Topics in Plant Bio Notes - Cell Expansion and Walls II

Submitted by samihaalam on Tue, 11/21/2017 - 01:51

The cell wal is a very important feature in plant cells. It determines the mechanical strength of the cell, ascts as an exoskeletion controlling shape and allowing high turgot pressure to develop, and acts as a barrier by limiting the size of molecules that can reach the plasma membrane. Additionally, the cell wall can expand and change shape, whic controls the overrall shape of the cell. Plant cells walls are the most abundant source of organic carbon in nature. 

There are two cell walls in plants. The primary cell wall is forme by growing cells and is relatively unspecialized. It is the outermost cell wall layer. The primary cell wall includes the Zone of Cell Elongation and the Zone of Cell Division.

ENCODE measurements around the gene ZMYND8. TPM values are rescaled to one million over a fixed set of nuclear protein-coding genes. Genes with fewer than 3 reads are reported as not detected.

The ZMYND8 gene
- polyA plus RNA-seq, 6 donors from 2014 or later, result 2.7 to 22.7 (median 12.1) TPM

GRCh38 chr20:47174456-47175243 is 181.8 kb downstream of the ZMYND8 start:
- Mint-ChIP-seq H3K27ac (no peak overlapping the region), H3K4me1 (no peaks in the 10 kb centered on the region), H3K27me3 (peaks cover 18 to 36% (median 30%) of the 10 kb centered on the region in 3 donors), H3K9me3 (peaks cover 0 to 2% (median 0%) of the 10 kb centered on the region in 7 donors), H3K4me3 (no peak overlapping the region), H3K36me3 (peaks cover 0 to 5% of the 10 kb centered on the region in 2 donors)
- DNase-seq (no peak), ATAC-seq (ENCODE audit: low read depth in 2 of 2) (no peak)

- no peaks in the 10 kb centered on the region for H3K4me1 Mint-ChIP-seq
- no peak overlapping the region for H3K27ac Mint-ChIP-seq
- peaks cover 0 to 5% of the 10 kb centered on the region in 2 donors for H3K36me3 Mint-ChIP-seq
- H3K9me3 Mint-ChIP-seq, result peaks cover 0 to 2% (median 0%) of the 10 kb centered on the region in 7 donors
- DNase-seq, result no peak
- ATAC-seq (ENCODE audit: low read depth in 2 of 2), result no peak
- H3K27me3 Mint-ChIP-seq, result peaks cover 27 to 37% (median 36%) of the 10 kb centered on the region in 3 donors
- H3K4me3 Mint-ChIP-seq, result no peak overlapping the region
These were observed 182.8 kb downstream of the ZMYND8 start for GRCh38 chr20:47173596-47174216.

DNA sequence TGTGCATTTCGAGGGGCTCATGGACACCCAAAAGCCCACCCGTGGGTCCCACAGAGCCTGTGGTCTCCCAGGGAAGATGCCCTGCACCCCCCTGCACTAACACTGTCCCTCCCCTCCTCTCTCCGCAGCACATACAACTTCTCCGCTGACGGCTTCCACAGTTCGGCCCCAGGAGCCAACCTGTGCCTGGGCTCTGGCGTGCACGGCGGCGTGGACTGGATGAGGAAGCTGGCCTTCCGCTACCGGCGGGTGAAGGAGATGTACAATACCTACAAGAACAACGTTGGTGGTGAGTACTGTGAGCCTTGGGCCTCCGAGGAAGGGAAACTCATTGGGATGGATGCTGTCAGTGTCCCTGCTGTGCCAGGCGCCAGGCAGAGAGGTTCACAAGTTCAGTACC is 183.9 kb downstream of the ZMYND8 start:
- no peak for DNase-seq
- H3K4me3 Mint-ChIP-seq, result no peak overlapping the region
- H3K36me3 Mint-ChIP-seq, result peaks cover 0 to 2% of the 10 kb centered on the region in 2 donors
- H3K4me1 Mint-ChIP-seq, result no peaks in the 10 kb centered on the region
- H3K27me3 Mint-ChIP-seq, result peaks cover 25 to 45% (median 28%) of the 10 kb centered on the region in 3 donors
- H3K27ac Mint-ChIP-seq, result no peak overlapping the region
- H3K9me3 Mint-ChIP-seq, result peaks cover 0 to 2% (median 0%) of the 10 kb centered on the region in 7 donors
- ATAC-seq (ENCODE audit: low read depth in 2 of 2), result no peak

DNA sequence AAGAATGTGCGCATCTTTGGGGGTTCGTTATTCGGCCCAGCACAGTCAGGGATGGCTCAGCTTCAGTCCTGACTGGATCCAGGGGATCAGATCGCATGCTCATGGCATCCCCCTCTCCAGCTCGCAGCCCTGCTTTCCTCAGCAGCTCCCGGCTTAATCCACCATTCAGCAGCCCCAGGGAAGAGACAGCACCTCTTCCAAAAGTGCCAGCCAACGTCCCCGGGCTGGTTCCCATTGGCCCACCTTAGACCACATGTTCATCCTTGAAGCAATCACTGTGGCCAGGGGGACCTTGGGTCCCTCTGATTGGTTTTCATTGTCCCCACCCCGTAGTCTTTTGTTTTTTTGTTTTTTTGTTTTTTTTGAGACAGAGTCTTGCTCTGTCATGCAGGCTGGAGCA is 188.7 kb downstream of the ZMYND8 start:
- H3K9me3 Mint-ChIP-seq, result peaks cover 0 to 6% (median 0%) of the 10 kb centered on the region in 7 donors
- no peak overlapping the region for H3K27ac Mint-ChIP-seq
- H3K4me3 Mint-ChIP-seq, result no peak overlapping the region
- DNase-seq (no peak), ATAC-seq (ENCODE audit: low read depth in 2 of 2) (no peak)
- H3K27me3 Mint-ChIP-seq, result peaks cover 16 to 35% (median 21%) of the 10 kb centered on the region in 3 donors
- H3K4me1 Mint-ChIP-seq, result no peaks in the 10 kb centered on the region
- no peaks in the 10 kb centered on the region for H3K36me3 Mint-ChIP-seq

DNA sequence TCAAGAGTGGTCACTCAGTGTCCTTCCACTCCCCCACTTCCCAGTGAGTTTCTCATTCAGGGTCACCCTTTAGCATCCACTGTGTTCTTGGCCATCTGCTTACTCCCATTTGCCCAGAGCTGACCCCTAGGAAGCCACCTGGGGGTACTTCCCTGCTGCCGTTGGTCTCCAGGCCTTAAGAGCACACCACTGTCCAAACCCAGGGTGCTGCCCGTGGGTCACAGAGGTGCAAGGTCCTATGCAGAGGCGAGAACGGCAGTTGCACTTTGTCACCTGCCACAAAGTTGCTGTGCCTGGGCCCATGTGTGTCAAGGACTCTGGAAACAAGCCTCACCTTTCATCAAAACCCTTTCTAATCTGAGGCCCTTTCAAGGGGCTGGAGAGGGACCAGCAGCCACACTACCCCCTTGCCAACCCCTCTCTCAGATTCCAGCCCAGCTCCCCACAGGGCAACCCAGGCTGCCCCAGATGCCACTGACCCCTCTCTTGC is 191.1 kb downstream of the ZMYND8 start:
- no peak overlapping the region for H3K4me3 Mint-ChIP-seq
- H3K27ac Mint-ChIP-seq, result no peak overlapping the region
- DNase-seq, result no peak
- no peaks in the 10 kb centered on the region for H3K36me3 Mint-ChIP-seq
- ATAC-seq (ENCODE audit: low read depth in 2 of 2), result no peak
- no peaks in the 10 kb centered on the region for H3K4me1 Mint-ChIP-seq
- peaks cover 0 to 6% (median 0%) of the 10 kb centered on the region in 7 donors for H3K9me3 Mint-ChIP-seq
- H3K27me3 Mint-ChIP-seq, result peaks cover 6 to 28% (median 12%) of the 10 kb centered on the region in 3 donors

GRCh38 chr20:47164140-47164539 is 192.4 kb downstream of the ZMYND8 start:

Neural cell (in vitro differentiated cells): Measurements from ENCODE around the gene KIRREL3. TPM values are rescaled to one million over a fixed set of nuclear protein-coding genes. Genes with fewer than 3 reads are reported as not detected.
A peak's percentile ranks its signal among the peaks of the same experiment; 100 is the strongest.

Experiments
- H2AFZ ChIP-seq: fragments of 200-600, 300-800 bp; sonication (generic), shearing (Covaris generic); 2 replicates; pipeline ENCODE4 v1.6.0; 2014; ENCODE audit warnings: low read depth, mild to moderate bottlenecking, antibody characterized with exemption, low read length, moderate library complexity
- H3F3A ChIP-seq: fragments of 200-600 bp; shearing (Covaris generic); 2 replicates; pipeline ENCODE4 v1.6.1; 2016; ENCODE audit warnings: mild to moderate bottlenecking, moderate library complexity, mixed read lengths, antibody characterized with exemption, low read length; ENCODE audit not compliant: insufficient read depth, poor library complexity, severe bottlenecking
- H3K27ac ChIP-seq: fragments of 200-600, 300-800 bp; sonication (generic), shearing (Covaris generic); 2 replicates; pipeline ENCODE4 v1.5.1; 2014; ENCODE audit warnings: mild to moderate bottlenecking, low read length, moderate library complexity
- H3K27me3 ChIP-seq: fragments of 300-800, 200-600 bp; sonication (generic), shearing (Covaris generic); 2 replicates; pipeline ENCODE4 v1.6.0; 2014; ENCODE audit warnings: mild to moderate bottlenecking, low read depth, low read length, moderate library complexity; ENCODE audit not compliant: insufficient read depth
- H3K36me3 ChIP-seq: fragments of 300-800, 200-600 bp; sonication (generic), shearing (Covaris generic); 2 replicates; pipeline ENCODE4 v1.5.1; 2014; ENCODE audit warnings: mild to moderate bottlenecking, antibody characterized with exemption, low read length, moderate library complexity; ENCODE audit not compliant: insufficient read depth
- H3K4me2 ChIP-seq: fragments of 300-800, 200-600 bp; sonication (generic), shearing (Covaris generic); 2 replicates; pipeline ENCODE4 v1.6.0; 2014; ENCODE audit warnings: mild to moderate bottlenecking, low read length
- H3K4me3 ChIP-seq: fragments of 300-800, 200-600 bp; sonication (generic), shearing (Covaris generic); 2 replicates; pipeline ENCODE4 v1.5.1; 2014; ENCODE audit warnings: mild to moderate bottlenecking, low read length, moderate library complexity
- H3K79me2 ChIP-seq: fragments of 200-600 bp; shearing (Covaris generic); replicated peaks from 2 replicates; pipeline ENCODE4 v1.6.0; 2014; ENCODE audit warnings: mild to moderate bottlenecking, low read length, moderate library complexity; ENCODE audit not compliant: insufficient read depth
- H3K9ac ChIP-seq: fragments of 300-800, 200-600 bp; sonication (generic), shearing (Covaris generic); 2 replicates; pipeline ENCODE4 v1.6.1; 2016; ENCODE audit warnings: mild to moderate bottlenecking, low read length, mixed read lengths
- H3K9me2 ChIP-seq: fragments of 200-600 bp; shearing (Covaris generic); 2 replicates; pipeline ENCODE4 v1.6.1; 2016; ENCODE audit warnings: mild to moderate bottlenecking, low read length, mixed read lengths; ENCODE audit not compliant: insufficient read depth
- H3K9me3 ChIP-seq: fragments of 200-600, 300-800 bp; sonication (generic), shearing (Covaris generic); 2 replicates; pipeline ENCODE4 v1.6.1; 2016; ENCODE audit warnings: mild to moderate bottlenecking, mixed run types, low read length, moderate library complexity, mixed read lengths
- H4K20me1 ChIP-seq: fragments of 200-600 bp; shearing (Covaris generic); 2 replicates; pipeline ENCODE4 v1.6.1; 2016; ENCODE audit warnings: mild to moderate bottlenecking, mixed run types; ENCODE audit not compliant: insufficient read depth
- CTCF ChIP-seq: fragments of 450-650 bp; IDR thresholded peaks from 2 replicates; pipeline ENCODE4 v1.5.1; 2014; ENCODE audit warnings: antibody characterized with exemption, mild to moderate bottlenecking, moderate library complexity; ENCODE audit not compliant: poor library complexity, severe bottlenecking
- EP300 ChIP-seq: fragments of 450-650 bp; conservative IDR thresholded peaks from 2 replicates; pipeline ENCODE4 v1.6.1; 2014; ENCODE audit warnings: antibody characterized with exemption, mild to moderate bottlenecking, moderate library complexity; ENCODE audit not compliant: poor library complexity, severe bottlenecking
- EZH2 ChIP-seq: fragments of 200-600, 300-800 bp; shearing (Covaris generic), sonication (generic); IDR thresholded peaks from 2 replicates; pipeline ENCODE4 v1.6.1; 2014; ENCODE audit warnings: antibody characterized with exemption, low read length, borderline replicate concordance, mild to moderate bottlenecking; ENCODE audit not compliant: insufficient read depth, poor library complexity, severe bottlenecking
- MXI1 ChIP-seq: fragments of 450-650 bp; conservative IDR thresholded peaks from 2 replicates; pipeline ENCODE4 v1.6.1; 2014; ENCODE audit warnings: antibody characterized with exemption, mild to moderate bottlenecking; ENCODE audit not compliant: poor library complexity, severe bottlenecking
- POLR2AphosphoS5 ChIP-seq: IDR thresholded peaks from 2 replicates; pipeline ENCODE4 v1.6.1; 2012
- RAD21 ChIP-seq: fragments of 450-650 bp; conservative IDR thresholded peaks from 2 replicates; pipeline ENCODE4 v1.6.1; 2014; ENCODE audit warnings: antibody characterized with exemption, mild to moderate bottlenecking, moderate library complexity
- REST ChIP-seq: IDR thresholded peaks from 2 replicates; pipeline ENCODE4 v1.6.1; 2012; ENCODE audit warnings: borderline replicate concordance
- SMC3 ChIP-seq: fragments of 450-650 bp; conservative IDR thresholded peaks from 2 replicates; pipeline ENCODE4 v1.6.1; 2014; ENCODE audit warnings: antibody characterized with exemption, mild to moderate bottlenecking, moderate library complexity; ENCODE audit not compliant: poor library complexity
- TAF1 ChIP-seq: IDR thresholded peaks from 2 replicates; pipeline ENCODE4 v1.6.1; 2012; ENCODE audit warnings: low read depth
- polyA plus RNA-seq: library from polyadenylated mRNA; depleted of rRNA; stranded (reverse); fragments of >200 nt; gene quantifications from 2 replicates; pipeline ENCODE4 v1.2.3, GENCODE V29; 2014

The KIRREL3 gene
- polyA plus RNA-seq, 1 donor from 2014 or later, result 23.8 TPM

The secondary cell wall is formed after cell growh has stopped and id highly specialized - both in structure and composition. This is determined by how the cell has differentiated. This is the next inner cell wall layer. This includes the Zone of Cell Differentiation and the mature cells layer. Plant cells also have a plasma membrane, on the inside of the secondary cell wall. 

It is very important for cells to keep ions, sugars, and metabolite levels controlled in their cells. The plasma membrane plays an important role in this. It is permeable to water, oxygen, and carbon dioxied, but other compounds need to actively transported  into the cells via protein channels. H+ is an exmple of an ion that needs to be actively transported across the membrane. A difference in H+ concentrations inside and outside the cell causes a pH gradient across the membrane. Proton gradients and electrical gradients are be harnessed to actively transport other molecules. 

Osmosis can help to change the size of the cell because the plasma membrane is permeable to water, but not solutes or ions dissolved in the water. This means that if there is a high concentration of ios inside the cell, osmosis will drive the water inside of the cell as well, to balance out the high amount of solutes. Thus, the cell will swell, as there will be a lot of water entering it. This movement of water causes turgor pressure.